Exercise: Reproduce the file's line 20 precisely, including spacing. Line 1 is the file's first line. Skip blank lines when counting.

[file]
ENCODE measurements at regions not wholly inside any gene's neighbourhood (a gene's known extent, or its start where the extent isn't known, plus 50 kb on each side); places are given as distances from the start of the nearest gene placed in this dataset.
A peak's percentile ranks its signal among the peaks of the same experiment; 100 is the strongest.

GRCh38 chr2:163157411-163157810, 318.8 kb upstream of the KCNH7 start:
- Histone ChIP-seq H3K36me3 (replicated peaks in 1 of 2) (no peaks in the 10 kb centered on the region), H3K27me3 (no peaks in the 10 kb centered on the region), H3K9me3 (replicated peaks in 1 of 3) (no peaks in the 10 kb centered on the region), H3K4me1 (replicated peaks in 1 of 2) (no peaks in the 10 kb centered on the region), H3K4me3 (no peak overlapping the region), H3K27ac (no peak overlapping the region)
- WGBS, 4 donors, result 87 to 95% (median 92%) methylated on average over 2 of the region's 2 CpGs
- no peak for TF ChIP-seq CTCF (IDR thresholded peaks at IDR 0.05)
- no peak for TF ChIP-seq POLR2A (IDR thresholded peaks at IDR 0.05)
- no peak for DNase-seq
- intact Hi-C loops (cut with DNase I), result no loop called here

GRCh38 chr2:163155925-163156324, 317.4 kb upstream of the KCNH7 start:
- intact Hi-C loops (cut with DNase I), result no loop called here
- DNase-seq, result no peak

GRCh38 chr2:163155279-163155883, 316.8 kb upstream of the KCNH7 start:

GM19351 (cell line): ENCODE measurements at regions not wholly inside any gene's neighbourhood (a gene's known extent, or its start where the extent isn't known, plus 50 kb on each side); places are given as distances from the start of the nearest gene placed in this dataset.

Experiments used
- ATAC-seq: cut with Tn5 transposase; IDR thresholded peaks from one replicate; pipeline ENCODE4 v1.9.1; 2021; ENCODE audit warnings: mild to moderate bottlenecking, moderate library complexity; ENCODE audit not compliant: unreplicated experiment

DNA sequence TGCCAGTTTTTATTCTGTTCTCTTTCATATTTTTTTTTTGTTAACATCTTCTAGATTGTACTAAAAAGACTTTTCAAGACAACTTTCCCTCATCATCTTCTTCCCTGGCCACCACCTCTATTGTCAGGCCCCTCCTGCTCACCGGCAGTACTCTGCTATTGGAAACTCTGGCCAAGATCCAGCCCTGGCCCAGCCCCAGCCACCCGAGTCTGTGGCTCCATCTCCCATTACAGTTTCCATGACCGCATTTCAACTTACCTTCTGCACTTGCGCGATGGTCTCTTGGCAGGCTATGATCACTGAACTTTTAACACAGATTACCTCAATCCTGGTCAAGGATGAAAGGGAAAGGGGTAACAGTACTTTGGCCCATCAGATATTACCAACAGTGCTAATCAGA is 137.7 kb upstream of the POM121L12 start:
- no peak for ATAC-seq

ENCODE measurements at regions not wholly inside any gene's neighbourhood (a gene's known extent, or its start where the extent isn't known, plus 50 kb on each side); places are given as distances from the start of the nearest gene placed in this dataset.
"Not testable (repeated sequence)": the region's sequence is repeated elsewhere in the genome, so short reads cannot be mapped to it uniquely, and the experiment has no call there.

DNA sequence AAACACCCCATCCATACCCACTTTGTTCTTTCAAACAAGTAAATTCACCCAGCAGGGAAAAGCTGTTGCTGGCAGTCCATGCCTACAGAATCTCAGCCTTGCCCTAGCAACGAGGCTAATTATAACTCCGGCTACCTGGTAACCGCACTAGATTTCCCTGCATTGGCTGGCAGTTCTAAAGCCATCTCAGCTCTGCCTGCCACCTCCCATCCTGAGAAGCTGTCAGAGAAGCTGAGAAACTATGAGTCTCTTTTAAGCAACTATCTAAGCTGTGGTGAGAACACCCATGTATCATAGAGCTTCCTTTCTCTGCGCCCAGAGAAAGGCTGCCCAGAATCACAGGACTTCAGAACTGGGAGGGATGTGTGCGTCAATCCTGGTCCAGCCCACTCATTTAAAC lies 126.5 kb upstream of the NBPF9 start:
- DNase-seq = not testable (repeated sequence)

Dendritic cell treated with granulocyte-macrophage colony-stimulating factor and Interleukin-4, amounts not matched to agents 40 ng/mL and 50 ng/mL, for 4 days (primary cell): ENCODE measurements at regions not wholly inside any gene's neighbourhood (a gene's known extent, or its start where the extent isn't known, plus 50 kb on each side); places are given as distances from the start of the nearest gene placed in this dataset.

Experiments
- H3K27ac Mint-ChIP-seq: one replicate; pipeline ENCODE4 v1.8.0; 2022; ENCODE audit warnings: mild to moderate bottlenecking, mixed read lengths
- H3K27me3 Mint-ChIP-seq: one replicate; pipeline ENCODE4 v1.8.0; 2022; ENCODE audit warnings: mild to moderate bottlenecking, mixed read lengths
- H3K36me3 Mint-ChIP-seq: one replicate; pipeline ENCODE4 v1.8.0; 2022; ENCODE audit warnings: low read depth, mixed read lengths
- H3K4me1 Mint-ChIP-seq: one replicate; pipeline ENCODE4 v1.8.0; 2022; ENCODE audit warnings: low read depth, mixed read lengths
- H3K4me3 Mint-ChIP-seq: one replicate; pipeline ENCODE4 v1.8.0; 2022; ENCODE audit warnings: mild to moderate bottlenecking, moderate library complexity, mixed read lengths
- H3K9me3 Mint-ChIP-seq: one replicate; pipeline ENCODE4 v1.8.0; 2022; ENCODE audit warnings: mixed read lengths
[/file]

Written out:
"Not testable (repeated sequence)": the region's sequence is repeated elsewhere in the genome, so short reads cannot be mapped to it uniquely, and the experiment has no call there.